A Picture is Worth a Thousand Words, Including Your Location

At first blush, it seems obvious that a picture could reveal your location. A picture of you standing in front of the Golden Gate Bridge sensibly leads to the conclusion you’re in the San Francisco Bay Area when the photo was taken. But now that smartphones are quickly supplanting traditional digital cameras[1], and even traditional cameras now have wifi[2] built in, many more pictures are finding their way onto the web, in places like Twitter, Flickr, Google+ and Tumblr. In a span of 10 days, popular photo social network Instagram added 10 million new users[3] as a result of the release of its Android app and its acquisition by Facebook. And the location data hidden in these quick and candid pictures — even when your location isn’t as obvious as “standing in front of the Golden Gate Bridge” — is becoming another easy way for anyone, including law enforcement, to figure out where you are.

Take the case of “w0rmer,” a member of an Anonymous offshoot called “CabinCr3w,” for example. According to the federal government[4] (PDF), “w0rmer” broke into a number of different[5] law enforcement[6] databases[7] and obtained a wealth of sensitive information. In a Twitter post, “w0rmer” provided a link to a website that contained the sensitive information as well as a picture[8] of a woman[9] (NSFW) posing with a sign taunting the authorities. Because the picture was taken with an iPhone 4, which contains a GPS device built in, the GPS coordinates of where the picture was taken was embedded into the picture’s EXIF[10] metadata. The FBI was able to use the EXIF data to determine that the picture was taken at a house in Wantirna South, Australia.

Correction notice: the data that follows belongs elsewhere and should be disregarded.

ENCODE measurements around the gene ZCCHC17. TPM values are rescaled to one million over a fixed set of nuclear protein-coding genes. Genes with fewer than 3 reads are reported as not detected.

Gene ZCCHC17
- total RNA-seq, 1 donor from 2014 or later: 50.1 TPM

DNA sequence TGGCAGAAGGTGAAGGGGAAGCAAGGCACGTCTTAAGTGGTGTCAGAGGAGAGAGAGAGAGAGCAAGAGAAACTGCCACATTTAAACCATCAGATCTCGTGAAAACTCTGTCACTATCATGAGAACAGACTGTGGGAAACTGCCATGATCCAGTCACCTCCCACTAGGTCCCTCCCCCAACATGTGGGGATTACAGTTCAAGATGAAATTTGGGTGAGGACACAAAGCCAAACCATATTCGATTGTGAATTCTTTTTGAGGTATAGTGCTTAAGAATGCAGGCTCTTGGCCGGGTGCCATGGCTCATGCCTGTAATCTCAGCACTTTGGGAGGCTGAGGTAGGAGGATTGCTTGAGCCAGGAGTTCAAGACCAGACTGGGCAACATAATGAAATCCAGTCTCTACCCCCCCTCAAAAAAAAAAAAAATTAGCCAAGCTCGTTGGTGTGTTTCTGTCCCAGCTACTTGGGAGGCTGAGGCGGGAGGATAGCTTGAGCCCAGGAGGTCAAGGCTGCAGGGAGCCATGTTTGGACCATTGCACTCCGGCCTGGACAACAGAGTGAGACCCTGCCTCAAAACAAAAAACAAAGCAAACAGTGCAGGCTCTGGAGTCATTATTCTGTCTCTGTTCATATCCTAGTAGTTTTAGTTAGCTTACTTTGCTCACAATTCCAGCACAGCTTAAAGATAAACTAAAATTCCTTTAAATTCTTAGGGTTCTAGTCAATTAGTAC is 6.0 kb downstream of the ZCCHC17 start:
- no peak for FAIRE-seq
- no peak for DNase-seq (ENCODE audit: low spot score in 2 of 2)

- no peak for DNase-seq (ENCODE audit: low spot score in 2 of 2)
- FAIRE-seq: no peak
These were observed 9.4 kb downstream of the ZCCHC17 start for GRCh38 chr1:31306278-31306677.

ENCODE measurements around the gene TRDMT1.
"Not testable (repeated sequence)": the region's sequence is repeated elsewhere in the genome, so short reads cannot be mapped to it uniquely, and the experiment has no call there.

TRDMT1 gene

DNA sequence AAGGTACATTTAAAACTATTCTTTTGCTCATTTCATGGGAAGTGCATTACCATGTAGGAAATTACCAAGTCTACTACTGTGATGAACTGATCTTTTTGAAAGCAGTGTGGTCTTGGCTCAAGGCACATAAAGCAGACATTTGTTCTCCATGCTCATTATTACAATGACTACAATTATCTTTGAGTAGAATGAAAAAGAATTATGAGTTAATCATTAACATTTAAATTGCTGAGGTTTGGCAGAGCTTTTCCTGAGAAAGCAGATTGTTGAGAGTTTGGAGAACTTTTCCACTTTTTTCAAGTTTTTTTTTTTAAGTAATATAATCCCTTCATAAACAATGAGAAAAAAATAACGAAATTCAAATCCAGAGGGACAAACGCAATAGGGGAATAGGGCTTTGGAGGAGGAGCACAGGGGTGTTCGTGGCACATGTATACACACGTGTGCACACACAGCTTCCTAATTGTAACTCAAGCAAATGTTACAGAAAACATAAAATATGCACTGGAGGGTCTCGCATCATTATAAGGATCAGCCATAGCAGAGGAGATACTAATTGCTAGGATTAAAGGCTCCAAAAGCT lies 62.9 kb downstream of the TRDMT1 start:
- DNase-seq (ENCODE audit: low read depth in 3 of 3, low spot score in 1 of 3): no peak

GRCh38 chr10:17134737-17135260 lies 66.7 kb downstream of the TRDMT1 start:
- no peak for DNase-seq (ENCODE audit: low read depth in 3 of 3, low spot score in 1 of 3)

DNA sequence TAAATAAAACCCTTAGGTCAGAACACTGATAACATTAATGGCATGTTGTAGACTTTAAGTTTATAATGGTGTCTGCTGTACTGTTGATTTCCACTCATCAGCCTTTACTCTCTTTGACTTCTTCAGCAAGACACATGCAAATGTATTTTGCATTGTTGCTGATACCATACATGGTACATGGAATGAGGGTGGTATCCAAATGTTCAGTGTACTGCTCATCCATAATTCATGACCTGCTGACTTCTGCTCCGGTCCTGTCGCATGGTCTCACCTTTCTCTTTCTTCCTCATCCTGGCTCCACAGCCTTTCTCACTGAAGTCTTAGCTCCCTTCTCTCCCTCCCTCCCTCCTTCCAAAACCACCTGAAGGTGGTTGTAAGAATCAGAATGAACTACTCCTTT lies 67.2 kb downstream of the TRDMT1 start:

The FBI tracked down other online references to “w0rmer,” with one website containing the name Higinio Ochoa. The feds took a look at Ochoa’s Facebook account, which detailed that his girlfriend was Australian. Combined with the EXIF metadata, the government believed they had corroborated the identity of “w0rmer” as Ochoa, and in turn arrested him. 

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